Borneo might be a bit off the traveller trail and hardly a consideration for backpackers doing a gap year, but it is surprisingly well developed for tourists. The fact that it is home to some of the world's most precious, endangered wildlife makes it a specialist location for those looking into eco-tours. If you're interested in the more unique experiences that South East Asia can offer, then you can add it straight to the top of your list, and thank us later! Spending a night on "Turtle Island" is an eco tour that we were lucky enough to experience for ourselves, and definitely something that we can highly recommend quite happily!
Staying In Sandakan
Not knowing what to expect from Sandakan, we booked a five night stay. Compared to Kota Kinabalu, it was a lot more chilled and we quickly came to like it after finding our favourite spots - Harbour Bistro Cafe, San Da Gen Kopitiam and Balin Roofgarden. Still, staying for five days was far too many, so we cut it short and booked some tours to do instead.
The Turtle Island Tour
We booked the Turtle Island tour through our hotel - Sandakan Central, which was a really nice hotel for the money! The tours in Borneo were surprisingly pricey and this one was no exception at 700 RM each! But without that money, organisations and sanctuaries wouldn't be able to continue with their conservation efforts and help protect the island's endangered animals, specifically the sea turtles!
Getting To Selingan Island
At 8:30am, we were picked up in a private car from our hotel and headed to the sea port. Other than the fishy stench that filled the air, we didn't mind spending too long there. Thankfully, there was plenty of seating and cleanish toilets, and the registration officer even let us use his personal wifi hotspot, which was the fastest wifi that we had used on the whole trip!
At 9.30am, we boarded a small speed boat and rode the waves for about an hour before arriving at Selingan Island. The journey was fairly long, very bumpy and much scarier than any rollercoaster ride that we've ever been on! Nonetheless, the captain stayed at full speed for almost all of the journey! We were honestly quite delirious by the end of it, and high from engulfing all of the boat's petrol fumes!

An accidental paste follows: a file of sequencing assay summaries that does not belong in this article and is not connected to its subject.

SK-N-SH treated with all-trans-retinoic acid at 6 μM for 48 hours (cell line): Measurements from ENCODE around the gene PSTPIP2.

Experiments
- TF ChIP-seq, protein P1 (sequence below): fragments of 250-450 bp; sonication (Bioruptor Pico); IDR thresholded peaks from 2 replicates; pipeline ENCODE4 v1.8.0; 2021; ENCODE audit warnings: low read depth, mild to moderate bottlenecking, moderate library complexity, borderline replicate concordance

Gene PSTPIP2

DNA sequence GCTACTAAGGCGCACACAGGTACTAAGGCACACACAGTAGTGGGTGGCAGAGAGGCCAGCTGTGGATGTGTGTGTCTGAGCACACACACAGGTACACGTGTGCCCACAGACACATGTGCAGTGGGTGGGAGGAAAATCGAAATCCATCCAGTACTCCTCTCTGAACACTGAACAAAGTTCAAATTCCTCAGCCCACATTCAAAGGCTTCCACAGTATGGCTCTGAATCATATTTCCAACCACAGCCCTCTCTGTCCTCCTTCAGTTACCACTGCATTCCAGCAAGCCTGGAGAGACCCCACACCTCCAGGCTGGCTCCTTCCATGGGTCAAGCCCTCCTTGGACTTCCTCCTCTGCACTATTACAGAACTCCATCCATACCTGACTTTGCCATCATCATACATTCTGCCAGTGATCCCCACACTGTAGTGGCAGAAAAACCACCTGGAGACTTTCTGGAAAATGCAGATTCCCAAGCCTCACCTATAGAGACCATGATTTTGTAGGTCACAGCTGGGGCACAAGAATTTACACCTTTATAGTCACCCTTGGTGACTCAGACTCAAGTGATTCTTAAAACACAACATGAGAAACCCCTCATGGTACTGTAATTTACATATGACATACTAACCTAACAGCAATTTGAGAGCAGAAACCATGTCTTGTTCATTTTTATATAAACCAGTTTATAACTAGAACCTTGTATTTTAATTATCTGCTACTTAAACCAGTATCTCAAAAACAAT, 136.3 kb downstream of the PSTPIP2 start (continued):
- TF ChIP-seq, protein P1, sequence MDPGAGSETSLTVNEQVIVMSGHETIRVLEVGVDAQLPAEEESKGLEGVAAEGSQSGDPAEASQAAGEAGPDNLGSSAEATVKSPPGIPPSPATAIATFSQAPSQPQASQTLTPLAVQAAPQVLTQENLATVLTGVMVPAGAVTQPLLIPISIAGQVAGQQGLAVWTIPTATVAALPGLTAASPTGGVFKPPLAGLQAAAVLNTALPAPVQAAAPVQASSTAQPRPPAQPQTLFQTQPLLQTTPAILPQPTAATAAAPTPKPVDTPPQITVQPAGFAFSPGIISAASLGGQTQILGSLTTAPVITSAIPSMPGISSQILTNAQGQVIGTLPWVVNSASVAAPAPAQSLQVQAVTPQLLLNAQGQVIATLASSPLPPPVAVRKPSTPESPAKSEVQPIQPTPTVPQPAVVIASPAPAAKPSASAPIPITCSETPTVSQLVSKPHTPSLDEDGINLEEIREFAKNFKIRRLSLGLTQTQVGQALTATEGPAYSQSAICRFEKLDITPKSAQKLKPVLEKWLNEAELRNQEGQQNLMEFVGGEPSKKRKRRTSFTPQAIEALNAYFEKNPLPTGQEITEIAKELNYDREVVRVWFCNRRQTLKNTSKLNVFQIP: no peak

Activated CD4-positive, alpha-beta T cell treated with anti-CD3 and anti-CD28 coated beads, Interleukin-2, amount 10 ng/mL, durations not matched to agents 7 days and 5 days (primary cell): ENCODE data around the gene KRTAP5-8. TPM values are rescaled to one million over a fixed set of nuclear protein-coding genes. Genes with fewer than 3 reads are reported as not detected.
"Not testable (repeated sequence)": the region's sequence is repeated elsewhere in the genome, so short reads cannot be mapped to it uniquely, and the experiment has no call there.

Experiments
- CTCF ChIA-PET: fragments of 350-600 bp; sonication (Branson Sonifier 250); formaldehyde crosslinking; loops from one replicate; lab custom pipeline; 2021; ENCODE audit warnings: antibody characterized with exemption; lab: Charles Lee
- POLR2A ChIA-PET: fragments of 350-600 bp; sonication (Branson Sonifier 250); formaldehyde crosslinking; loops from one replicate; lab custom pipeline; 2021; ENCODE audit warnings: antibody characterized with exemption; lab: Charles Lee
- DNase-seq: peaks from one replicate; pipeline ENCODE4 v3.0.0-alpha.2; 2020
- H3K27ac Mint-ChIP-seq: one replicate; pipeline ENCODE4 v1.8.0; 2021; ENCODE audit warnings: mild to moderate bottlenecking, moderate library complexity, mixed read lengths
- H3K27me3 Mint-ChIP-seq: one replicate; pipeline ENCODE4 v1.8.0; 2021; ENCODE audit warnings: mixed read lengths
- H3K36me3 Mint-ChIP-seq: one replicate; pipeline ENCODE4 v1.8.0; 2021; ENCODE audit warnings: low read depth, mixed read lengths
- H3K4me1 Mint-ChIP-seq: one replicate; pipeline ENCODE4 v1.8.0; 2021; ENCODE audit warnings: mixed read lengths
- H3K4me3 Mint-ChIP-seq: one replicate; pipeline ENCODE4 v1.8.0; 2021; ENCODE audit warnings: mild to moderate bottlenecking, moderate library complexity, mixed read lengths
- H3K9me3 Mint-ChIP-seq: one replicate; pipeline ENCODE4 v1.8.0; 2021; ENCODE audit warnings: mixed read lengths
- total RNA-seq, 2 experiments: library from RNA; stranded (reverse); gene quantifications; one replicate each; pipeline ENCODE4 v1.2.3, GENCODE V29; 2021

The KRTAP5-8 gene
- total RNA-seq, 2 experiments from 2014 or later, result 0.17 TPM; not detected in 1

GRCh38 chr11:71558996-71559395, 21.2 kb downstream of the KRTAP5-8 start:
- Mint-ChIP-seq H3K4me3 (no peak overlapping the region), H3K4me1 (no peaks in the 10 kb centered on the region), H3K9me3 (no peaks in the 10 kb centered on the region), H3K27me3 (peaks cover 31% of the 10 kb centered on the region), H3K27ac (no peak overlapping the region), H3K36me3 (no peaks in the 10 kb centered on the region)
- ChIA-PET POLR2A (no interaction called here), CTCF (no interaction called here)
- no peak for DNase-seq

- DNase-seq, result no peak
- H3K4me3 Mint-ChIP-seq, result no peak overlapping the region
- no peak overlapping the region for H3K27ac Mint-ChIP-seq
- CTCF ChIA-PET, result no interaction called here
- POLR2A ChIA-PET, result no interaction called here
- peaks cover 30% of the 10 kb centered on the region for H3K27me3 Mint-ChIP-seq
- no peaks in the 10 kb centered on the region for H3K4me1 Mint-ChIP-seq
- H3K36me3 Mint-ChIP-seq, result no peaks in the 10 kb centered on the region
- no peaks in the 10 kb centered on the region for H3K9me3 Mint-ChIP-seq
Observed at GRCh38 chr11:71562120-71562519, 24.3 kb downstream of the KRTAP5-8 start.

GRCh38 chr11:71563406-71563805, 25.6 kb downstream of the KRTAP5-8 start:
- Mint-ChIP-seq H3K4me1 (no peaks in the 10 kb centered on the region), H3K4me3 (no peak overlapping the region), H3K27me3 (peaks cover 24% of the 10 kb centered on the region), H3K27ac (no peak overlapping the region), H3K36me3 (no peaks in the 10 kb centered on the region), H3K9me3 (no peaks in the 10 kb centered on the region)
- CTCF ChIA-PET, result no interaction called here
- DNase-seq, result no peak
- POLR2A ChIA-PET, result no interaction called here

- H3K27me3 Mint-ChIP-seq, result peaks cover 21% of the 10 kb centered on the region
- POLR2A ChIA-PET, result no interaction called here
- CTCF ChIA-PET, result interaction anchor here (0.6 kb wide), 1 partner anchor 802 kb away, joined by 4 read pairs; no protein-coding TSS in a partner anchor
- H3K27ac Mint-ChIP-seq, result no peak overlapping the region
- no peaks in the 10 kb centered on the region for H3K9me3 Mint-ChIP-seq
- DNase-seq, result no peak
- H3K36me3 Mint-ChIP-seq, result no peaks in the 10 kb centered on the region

It's safe to say that the island was a complete paradise! There were other islands on the horizon, but we still felt very remote. At first glance, the beach was plastic free and the water was very clean... This is a national park that we're talking about! It wasn't over developed, nor was it overcrowded with over-consuming tourists. That's another benefit to having the price so high - a more exclusive tour!
After a short briefing, we paid the entrance/conservation fee, as well as a camera fee, and then we could explore a little. There were chalets where we slept, a main building where we ate and even a football field and volleyball court! The beach was lifeguarded and the water was safe for swimming but, for some reason, mask and snorkel hire wasn't included, so we didn't actually do any snorkelling. Oh, and of course there were the turtle hatcheries, but more on that later!
We soon made our way to our private twin room in one of the shared chalets. It was a bit better than basic, with air con and a fan, our own toilet and shower, and towels free of charge. The meals were included too! We also noticed that each chalet had water buts to collect rain water and help them to be more self sufficient... A nice touch!
Our evening started with a short film and a walk around their small exhibition room. Both of which told us a bit about turtles and, basically, why they are the coolest animal ever - all of the prehistoric evolutionary mysteries for example?!
As well as informing us about how the hatchery is helping the turtle population, they showed us why the turtles are under such a great threat - predators, poachers and pollution. The hatchery eliminates almost all of those threats, whilst already being situated in a favourite location for two specific species of turtle! Oh, and did you know that out of 30 species of turtle, only 7 are still around today?!
Of course, they didn't just explain what they do at the hatchery through photo displays and a documentary... We got to see it with our own eyes!
Our first showing was a female turtle, who was the first of 23 to make their way up onto the beach. Before we could see her, she had already spent an hour digging her nest and starting to lay her eggs. In total, she laid 93 eggs, which were (unbeknownst to her) removed from the nest and taken to the hatchery to be safely buried. It was a strange experience and something quite unusual to watch. But, it was incredible and hard to even comprehend what was happening!
Once she was done, she stayed in an exhausted, trance-like state, but made sure to fill the nest back up by flicking sand backwards with her powerful fins, and showering us with sand in the process. Also, she was over a metre in length!